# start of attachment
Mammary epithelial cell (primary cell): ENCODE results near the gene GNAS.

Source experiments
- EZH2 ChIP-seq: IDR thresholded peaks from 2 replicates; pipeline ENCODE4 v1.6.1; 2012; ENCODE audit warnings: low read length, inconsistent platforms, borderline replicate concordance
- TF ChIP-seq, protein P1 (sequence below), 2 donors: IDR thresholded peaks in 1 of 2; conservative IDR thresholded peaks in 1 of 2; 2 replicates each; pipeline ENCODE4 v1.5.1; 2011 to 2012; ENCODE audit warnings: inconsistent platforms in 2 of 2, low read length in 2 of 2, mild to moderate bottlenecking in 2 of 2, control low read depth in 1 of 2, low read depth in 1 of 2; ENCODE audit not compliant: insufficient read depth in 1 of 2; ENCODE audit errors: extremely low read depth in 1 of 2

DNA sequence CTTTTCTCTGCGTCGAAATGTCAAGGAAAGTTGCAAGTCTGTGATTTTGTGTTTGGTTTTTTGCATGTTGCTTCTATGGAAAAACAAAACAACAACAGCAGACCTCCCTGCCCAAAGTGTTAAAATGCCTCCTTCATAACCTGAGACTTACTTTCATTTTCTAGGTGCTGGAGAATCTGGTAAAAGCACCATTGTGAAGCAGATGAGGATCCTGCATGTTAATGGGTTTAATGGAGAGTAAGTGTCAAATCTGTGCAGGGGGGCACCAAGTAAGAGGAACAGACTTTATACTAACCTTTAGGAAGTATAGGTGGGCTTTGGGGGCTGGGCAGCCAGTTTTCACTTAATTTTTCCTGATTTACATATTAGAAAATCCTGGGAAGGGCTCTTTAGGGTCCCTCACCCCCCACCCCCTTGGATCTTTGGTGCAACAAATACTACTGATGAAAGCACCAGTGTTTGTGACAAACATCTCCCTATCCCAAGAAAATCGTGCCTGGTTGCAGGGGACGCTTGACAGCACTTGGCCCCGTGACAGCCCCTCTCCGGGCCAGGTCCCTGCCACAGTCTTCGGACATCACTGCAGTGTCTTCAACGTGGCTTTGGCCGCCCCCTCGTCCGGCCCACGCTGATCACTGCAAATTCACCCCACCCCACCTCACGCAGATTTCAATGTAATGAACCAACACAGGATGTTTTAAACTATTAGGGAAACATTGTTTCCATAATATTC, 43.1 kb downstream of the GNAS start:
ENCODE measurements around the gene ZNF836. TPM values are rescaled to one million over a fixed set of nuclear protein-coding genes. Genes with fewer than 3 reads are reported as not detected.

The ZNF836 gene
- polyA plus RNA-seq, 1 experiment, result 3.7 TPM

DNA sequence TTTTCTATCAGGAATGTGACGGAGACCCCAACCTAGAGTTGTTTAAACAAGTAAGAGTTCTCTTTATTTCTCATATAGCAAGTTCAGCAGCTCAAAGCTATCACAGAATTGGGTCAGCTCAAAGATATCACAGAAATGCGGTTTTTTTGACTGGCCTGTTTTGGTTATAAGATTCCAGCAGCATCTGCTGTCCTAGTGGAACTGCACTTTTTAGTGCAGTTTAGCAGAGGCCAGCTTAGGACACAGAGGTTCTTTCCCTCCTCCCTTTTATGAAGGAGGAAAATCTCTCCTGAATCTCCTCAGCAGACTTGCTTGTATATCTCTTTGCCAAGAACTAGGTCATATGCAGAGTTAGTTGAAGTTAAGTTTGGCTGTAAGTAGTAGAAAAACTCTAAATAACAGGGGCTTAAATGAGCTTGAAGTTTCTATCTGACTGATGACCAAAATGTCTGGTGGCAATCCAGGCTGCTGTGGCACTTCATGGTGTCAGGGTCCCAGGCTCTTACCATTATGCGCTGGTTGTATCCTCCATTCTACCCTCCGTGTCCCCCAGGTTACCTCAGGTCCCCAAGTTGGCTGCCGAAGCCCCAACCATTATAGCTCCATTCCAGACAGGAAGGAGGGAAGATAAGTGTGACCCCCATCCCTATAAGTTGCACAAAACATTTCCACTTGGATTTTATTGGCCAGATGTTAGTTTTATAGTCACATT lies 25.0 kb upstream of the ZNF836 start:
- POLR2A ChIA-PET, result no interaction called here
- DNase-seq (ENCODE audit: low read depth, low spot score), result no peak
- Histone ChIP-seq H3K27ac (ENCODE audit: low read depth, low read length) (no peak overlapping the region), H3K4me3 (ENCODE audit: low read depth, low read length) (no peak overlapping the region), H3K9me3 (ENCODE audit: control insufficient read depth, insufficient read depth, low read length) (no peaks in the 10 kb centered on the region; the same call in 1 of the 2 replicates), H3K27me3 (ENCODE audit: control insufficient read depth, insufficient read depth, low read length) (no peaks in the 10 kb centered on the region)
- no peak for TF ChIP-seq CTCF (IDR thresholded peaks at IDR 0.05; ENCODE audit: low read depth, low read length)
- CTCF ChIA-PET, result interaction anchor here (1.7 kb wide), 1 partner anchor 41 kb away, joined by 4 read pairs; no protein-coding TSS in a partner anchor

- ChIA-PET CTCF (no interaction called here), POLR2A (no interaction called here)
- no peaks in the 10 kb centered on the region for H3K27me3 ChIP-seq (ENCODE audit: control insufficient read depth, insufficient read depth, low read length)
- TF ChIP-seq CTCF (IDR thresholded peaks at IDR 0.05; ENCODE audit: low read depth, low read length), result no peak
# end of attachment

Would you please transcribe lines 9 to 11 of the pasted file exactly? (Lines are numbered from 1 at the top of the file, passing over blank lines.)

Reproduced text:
DNA sequence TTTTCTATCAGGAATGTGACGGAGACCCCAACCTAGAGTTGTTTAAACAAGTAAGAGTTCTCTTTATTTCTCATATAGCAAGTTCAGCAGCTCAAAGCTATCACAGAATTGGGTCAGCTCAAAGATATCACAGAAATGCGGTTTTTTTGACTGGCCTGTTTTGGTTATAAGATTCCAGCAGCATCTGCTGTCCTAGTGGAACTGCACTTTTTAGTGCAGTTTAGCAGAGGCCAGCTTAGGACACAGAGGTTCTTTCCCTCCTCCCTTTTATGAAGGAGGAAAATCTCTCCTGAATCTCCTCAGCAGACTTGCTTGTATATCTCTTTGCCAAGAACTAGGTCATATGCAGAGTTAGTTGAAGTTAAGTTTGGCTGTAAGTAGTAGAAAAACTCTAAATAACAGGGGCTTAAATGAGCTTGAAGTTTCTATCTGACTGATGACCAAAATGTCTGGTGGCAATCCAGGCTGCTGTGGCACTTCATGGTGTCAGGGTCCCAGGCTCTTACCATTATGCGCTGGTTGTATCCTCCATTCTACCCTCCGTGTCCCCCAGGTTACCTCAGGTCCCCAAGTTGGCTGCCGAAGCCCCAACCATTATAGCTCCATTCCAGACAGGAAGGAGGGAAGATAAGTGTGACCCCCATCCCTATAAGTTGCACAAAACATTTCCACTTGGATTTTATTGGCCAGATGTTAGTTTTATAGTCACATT lies 25.0 kb upstream of the ZNF836 start:
- POLR2A ChIA-PET, result no interaction called here
- DNase-seq (ENCODE audit: low read depth, low spot score), result no peak